1. wtf  

    Okay. Fuck public safety. They just tested the alarms in Schapiro at 9:40 in the morning just to see if we would leave our rooms. Acts like these are completely abusive and just make me more contemptuous of housing, and less likely to leave my room in the event of a real emergency.

  2. R Lenz  

    Dear Spectator,

    In his February 12th editorial, "Enviro-Radicalism at Columbia," Jonathan Hollander describes the negative effects of the elimination of trays from John Jay Dining Hall in order to illustrate what he perceives as the short-sightedness of Columbia's environmental initiatives. If Hollander actually patronized John Jay, however, he would be aware of 3 things:

    1.) Hollander cites an increase in "spills and broken dishes" and the consequent "cost of broken dishware" as downsides to the elimination of trays from John Jay. He is of the opinion that such "inconveniences [...] outweigh the environmental benefits," namely, the decrease in water demanded for dish-washing. As a twice-daily patron of John Jay, I have yet to see a spilled plate this semester. If such an incident occurred last semester, it was so rare that I don't remember even one instance of it. As for broken dishware, I can say unequivocally that I have never seen such a thing happen. Even if the odd plate were to break, it would be with such negligible frequency as to have about the same effect on John Jay's finances as a modest abuse of the peppermint bowl.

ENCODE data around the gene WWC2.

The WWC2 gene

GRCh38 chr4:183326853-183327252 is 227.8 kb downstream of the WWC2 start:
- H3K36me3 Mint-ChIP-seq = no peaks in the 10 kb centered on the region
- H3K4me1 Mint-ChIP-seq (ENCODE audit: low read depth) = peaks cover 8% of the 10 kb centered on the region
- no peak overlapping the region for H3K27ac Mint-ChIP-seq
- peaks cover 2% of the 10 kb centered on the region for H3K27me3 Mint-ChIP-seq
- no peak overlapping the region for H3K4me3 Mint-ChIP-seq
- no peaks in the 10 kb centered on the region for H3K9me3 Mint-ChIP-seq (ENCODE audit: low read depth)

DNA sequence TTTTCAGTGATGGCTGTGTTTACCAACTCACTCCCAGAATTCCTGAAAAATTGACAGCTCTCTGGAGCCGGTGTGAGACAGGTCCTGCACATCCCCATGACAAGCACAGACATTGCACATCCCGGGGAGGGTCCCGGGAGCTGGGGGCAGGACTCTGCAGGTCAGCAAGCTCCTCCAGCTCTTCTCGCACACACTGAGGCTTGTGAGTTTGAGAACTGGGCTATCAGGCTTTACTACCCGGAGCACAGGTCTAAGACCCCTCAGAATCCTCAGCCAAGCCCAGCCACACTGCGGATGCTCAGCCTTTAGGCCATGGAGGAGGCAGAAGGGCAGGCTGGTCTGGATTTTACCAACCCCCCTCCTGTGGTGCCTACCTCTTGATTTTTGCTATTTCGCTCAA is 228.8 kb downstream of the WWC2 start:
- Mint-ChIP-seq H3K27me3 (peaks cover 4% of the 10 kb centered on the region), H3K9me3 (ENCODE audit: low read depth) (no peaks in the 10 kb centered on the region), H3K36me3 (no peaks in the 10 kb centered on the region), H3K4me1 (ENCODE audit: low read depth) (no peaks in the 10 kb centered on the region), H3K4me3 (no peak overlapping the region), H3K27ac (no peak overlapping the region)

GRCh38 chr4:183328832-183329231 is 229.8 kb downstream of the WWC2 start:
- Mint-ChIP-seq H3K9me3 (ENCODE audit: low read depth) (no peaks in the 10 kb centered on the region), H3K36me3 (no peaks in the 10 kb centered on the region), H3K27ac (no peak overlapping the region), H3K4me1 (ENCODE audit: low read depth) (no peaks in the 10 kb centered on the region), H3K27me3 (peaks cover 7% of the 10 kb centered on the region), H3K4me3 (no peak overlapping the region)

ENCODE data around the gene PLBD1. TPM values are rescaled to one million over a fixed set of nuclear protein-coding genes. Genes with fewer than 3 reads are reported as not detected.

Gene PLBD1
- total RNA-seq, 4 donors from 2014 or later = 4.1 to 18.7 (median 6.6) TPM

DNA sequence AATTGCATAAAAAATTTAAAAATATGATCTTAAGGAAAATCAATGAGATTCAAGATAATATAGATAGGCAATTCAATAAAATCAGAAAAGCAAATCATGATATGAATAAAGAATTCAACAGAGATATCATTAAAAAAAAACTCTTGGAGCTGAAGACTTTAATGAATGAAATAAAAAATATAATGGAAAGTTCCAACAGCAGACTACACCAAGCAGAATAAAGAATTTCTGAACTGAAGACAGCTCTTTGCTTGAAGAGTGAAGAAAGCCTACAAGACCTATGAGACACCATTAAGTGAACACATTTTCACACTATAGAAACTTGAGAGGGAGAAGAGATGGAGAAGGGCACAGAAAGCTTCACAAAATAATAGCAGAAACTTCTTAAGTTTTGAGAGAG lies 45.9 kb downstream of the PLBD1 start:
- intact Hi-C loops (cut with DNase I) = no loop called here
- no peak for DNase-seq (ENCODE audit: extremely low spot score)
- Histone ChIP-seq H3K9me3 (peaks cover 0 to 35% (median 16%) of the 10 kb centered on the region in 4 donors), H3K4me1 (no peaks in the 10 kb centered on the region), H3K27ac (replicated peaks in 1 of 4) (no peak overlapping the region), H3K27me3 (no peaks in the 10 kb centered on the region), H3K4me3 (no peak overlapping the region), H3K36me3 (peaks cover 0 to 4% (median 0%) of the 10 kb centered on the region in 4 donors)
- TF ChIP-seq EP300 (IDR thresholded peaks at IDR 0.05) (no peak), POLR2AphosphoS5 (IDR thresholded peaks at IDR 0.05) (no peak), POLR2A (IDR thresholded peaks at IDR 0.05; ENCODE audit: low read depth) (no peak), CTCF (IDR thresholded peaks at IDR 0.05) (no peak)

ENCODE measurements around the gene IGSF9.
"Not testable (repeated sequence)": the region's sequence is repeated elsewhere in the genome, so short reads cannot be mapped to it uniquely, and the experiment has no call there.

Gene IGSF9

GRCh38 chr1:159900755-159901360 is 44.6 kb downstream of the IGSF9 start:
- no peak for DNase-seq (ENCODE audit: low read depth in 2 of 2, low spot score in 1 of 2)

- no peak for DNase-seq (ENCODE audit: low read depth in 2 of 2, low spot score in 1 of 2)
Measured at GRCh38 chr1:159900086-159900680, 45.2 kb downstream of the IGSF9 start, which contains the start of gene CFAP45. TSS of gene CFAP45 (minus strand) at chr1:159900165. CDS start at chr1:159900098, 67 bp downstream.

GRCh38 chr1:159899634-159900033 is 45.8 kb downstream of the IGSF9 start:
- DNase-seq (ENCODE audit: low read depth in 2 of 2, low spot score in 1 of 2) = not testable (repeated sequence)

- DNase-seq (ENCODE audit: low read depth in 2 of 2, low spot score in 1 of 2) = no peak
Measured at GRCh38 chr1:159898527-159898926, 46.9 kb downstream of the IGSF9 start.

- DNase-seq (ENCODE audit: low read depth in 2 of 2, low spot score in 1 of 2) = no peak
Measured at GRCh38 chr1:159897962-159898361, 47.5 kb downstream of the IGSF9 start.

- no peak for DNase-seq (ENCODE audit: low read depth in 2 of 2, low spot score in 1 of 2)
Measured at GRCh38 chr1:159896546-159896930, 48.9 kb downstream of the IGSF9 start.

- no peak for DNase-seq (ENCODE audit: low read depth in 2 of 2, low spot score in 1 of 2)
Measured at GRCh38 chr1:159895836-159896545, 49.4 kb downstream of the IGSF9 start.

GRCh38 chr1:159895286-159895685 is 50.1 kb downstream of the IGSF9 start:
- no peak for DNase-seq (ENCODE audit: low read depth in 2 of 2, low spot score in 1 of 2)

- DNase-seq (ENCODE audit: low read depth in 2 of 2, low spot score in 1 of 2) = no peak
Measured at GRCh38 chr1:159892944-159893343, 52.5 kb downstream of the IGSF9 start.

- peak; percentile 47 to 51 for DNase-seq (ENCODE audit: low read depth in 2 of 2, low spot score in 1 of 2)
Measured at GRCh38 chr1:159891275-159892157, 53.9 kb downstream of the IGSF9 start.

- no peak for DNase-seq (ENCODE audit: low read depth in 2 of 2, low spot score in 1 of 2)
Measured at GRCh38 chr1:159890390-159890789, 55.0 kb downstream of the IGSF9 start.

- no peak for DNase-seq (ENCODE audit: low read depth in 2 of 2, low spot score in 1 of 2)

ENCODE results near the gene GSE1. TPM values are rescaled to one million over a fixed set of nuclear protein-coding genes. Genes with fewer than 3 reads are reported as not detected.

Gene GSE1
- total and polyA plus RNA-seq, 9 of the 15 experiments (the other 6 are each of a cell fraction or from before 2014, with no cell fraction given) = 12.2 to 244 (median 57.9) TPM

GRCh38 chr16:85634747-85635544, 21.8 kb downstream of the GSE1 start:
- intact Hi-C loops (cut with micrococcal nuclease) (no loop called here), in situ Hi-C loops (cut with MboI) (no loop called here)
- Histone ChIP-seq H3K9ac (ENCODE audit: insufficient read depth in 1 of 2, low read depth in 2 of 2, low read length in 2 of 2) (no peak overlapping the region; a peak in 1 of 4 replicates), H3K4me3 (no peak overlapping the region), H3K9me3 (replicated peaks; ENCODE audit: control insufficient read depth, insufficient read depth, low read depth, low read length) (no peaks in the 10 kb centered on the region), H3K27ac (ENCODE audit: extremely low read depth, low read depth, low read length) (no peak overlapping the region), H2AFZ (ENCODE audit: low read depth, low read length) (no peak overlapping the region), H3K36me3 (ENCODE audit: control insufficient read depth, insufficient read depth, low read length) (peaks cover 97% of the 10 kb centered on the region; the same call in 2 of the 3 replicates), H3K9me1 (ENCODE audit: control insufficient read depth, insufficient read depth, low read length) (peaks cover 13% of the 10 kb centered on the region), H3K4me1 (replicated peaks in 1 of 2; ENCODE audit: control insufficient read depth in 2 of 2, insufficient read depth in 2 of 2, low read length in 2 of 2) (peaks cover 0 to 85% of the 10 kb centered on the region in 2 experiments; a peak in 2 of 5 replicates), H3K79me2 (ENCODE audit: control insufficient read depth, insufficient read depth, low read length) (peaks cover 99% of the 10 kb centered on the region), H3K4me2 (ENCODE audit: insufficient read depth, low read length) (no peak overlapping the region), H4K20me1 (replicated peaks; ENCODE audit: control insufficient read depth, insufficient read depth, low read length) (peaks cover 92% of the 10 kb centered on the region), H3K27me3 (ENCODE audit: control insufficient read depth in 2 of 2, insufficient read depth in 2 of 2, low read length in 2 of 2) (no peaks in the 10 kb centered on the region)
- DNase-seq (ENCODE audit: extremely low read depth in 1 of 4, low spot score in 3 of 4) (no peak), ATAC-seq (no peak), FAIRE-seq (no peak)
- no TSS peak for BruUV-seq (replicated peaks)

2.) Hollander criticizes the Eco-Reps for "enforcing a policy of self-busing" and thereby robbing John Jay diners of the services intrinsic to their meal plans. In the academic year so far, the Eco-Reps have been present a maximum of 5 times, out of more than 200 meals. On each occasion, it has been to collect and weigh the amount of wasted food, and staff were on hand to clear the diners' plates for them.

    3.) Hollander says that, "without trays, students are being forced to make several trips to and from their tables, turning an already crowded place into chaos." In this statement, Hollander implies that, because diners are no longer able to carry multiple plates at once, they must return to the serving area several times to collect their meals. A look at the conveyor belt during a busy meal, however, proves that the elimination of trays has not curbed the egregious amount of wasted food. If diners learn how much food they can reasonably expect to consume during a meal, instead of overestimating, it is quite possible to collect a meal in one trip. Furthermore, while eating in John Jay sometimes necessitates a short wait in line at peak times, the experience can hardly be described as chaotic.

    In his "Reasonably Wrong" editorial, Hollander uses outdated or fabricated evidence to prove a point that is consequently baseless. I hope that the Spectator will hold its columnists to a higher degree of scrutiny in the future.

    Richard Lenz, CC'12

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